Defendant is serving fifty-one months imprisonment for wire fraud, mail fraud, and making and subscribing a false tax return and is required to pay $2,165,126.40 in restitution.
Based on Fifth Circuit case law that allows restitution liens to attach to the non-debtor’s solely managed community property, the government sought to garnish fifty percent of Defendant’s spouse’s retirement accounts. The disputed accounts are comprised of funds that were once regulated by ERISA and are now regulated by Section 408 of the Tax Code. The court found that because the accounts are no longer governed by ERISA, they are no longer subject to ERISA’s anti-alienation provision.
While ERISA’s anti-alienation provision generally prohibits the assignment of retirement benefits except for two statutory exceptions, § 408(a) is not as narrow. Under § 408(a), the beneficiary of an account may assign the account to a third person and may withdraw money from the account at any time. In re Dunn, 5 B.R. 156, 158 (Bankr. N.D. Tex. 1980). As such, the ERISA provisions are not analogous to § 408’s provisions. The court held that § 408’s preemption and alienation provisions cannot be read to mean that they preempt state community property laws.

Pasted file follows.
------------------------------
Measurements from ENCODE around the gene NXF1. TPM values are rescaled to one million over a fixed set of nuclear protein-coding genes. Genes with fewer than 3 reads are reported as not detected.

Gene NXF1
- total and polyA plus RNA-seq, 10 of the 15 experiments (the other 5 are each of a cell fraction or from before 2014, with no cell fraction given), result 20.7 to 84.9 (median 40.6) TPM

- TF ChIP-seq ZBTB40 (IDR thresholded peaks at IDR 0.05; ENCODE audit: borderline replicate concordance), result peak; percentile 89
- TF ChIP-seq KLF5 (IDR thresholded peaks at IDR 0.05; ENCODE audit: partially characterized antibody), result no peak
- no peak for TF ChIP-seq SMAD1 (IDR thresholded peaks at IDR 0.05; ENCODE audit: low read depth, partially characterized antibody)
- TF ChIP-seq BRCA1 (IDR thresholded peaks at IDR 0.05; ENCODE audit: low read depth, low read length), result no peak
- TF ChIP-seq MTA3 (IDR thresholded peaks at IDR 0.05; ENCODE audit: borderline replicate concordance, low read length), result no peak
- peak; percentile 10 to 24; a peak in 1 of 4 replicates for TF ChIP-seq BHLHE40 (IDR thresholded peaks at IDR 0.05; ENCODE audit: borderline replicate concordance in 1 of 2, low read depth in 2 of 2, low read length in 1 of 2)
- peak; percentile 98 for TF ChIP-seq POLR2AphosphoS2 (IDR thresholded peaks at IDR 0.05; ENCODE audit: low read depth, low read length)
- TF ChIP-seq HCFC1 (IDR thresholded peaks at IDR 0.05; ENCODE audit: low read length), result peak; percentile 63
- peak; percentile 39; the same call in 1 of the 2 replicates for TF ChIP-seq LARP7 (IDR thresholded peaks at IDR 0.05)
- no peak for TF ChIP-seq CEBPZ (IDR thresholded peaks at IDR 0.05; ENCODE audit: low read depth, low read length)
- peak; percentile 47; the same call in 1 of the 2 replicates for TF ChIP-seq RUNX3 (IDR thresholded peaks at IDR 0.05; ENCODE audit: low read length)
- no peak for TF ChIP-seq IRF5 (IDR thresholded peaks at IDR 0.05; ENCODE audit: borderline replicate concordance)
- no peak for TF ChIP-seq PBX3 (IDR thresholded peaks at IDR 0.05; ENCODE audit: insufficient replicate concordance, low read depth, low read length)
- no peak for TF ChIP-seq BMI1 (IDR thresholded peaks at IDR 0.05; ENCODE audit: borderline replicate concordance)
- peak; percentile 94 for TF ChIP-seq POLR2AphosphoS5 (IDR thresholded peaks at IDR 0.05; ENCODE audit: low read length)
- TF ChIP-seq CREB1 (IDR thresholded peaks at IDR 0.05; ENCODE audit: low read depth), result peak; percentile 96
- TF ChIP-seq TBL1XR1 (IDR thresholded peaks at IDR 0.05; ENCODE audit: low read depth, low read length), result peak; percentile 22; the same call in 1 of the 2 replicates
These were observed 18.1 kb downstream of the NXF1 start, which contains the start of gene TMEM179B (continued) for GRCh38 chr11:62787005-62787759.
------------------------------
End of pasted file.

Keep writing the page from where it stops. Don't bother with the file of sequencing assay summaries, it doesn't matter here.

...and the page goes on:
Because federal preemption did not apply to the Defendant’s spouse’s § 408 retirement accounts, the Court refused to quash writs of garnishment against them.
United States v. Gwendolyn Berry; No. 4:17-cr-00385.